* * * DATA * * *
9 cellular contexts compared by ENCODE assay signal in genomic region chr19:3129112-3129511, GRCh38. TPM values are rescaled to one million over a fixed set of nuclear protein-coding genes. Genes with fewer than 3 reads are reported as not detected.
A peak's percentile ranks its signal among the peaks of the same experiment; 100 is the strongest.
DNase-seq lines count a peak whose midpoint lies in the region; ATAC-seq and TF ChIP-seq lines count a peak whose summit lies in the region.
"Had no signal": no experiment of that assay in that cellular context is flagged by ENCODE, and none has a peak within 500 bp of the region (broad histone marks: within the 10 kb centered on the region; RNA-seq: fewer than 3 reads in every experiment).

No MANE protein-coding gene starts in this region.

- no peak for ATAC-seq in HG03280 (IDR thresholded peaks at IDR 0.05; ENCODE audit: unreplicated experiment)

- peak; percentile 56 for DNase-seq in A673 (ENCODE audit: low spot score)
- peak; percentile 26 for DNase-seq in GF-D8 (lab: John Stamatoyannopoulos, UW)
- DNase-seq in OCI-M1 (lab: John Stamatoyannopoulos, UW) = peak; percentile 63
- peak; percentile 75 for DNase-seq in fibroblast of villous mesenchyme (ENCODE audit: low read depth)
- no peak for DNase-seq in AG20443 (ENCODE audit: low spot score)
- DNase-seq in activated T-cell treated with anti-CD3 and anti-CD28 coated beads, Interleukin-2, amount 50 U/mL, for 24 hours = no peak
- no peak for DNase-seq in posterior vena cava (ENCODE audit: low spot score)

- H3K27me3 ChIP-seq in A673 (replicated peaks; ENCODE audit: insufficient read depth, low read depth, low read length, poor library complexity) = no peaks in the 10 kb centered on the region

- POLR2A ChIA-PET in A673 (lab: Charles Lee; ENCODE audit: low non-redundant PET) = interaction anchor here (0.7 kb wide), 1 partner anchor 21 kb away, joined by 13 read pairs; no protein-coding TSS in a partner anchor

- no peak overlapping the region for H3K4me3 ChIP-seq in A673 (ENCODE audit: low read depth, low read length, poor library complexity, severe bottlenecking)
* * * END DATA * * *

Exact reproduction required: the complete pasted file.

9 cellular contexts compared by ENCODE assay signal in genomic region chr19:3129112-3129511, GRCh38. TPM values are rescaled to one million over a fixed set of nuclear protein-coding genes. Genes with fewer than 3 reads are reported as not detected.
A peak's percentile ranks its signal among the peaks of the same experiment; 100 is the strongest.
DNase-seq lines count a peak whose midpoint lies in the region; ATAC-seq and TF ChIP-seq lines count a peak whose summit lies in the region.
"Had no signal": no experiment of that assay in that cellular context is flagged by ENCODE, and none has a peak within 500 bp of the region (broad histone marks: within the 10 kb centered on the region; RNA-seq: fewer than 3 reads in every experiment).

No MANE protein-coding gene starts in this region.

- no peak for ATAC-seq in HG03280 (IDR thresholded peaks at IDR 0.05; ENCODE audit: unreplicated experiment)

- peak; percentile 56 for DNase-seq in A673 (ENCODE audit: low spot score)
- peak; percentile 26 for DNase-seq in GF-D8 (lab: John Stamatoyannopoulos, UW)
- DNase-seq in OCI-M1 (lab: John Stamatoyannopoulos, UW) = peak; percentile 63
- peak; percentile 75 for DNase-seq in fibroblast of villous mesenchyme (ENCODE audit: low read depth)
- no peak for DNase-seq in AG20443 (ENCODE audit: low spot score)
- DNase-seq in activated T-cell treated with anti-CD3 and anti-CD28 coated beads, Interleukin-2, amount 50 U/mL, for 24 hours = no peak
- no peak for DNase-seq in posterior vena cava (ENCODE audit: low spot score)

- H3K27me3 ChIP-seq in A673 (replicated peaks; ENCODE audit: insufficient read depth, low read depth, low read length, poor library complexity) = no peaks in the 10 kb centered on the region

- POLR2A ChIA-PET in A673 (lab: Charles Lee; ENCODE audit: low non-redundant PET) = interaction anchor here (0.7 kb wide), 1 partner anchor 21 kb away, joined by 13 read pairs; no protein-coding TSS in a partner anchor

- no peak overlapping the region for H3K4me3 ChIP-seq in A673 (ENCODE audit: low read depth, low read length, poor library complexity, severe bottlenecking)